Comparing Bach flowers and homeopathy

What is the relationship between Bach flower remedies and homeopathic ones? Both are “energy medicines”, prepared from natural substances in dilutions too small to measure by chemical analysis.  Their mode of action is not understood, so as far as I know it is not possible to say what basic difference – if any – exists between them. Dr Edward Bach had studied homeopathy before discovering his flower remedies, and the two modalities certainly have some features in common. There are also several points of contrast, as listed below. It will be clear from what follows that the Bach system is much simpler than the homeopathic one.

* Bach flowers are prescribed on the basis of current emotional state, whereas the choice of homeopathic remedies requires a more detailed consultation taking both physical and psychological factors, both past and present, into account.

* Homeopathic remedies for particular disorders are identified on the basis of “provings”, according to the principle of “like treats like”. For example, if taking a certain remedy causes healthy volunteers to develop itching, that remedy might be effective for treating an itchy skin complaint. The Bach flowers, in contrast, were identified in a purely intuitive way by Edward Bach, who would experience a certain feeling such as anxiety or despair and then seek for a plant which would alleviate it.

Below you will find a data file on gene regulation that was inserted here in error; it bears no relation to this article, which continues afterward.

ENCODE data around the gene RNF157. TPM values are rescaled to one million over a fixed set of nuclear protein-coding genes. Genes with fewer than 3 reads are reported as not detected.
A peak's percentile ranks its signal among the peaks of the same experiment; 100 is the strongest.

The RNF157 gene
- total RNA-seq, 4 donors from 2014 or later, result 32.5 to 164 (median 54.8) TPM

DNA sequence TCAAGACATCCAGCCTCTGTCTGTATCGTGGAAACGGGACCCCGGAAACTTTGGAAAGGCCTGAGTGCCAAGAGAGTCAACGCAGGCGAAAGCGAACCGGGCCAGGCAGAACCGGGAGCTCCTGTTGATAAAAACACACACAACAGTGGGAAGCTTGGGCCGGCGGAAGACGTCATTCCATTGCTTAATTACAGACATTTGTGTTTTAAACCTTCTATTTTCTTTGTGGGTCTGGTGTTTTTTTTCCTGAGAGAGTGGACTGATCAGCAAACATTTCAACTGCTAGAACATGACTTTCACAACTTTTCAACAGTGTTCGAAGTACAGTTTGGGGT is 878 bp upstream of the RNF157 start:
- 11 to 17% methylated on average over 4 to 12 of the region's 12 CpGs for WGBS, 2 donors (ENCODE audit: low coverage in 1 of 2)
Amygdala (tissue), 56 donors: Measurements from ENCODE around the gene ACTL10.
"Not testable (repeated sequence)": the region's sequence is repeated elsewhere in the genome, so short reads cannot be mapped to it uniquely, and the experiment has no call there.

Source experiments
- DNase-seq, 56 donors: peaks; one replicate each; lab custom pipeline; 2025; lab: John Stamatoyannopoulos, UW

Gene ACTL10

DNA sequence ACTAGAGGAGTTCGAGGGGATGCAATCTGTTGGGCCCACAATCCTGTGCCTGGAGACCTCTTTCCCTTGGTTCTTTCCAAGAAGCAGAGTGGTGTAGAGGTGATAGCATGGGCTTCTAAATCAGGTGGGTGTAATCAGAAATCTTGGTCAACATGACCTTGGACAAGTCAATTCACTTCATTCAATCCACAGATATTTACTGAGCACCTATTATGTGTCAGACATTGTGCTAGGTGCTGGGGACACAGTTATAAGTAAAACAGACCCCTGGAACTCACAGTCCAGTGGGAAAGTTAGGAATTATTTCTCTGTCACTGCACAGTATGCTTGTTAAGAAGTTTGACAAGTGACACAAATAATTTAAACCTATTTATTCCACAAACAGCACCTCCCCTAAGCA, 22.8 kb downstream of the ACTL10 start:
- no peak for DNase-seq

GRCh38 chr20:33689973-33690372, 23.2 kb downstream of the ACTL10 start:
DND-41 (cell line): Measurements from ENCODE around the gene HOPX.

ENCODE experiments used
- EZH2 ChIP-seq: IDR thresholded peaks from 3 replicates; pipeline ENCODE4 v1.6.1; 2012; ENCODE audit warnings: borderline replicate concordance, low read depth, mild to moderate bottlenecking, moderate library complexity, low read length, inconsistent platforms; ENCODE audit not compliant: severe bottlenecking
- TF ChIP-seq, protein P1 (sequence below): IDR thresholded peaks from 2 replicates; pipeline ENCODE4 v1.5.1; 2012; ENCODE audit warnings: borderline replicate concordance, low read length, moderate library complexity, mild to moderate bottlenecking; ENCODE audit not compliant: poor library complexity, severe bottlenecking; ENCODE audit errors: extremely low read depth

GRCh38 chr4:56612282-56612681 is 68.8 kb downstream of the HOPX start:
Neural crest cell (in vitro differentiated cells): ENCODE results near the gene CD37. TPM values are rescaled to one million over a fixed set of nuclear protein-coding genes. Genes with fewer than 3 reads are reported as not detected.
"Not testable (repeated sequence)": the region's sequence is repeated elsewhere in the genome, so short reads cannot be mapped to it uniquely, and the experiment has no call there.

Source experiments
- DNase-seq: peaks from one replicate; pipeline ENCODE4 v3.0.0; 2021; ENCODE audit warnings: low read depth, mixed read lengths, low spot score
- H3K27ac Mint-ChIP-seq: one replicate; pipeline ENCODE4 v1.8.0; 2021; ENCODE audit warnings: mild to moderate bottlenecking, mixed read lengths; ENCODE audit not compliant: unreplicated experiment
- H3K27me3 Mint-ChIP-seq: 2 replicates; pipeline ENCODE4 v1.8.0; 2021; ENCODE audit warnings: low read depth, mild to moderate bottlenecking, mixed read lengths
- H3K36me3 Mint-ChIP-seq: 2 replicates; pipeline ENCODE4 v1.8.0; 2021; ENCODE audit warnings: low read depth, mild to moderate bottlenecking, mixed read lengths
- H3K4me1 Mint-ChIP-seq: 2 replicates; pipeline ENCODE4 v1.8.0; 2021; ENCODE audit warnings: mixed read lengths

* There are thousands of homeopathic remedies to choose from, but only 38 Bach flowers.

* Homeopathic remedies may be derived from animal, plant or mineral sources, some of which are toxic in their original form. The Bach flowers are all (with the exception of Rock Water) made from non-poisonous plants.

* With classical homeopathy, the aim is to identify the single remedy which best resonates with the client. With Bach flowers, although there are some “type remedies” appropriate for different personalities, it is usual practice to choose a combination of several remedies up to a maximum of six.

* Homeopathic remedies are prescribed in a range of potencies and dosage regimes, whereas Bach flowers are taken on a simple standard schedule (4 drops 4 times a day).

Some practitioners say both systems can be used together, because they act at different “levels”, others believe they should be kept separate.

I am not a trained homeopath myself but have made some informal study of the system, and both Bach flowers and homeopathic remedies play a part in the plots of my three short novels.

 

Bach flowers in fiction

In 1934 Edward Bach wrote a short piece called The Story of the Travellers about a group of sixteen people who have lost their way on a woodland walk. Each one of them responds differently to their predicament depending on their personality type, for example Oak is determined to struggle on to the end despite his exhaustion, Rock Rose gets into a panic, whereas Chicory is more concerned about the welfare of his companions than anything else.

Stories provide an excellent way of learning about the different flower remedies, and I remember that many of the exercises on my practitioner training course were based on characters from films and novels, or real-life personal accounts in magazines.

I have heard of three novels which feature the Bach flowers: The Pillow Boy of the Lady Onogoro by Alison Fell, Valis by Philip K Dick, and one by Mary Tabor which is currently out of print but may soon be posted on the Bach Centre website. And I’ve just published a novella in the ‘romantic suspense’ genre, Carmen’s Roses, in which the remedies play a minor role. If anyone knows of other relevant books I would be interested to hear about them.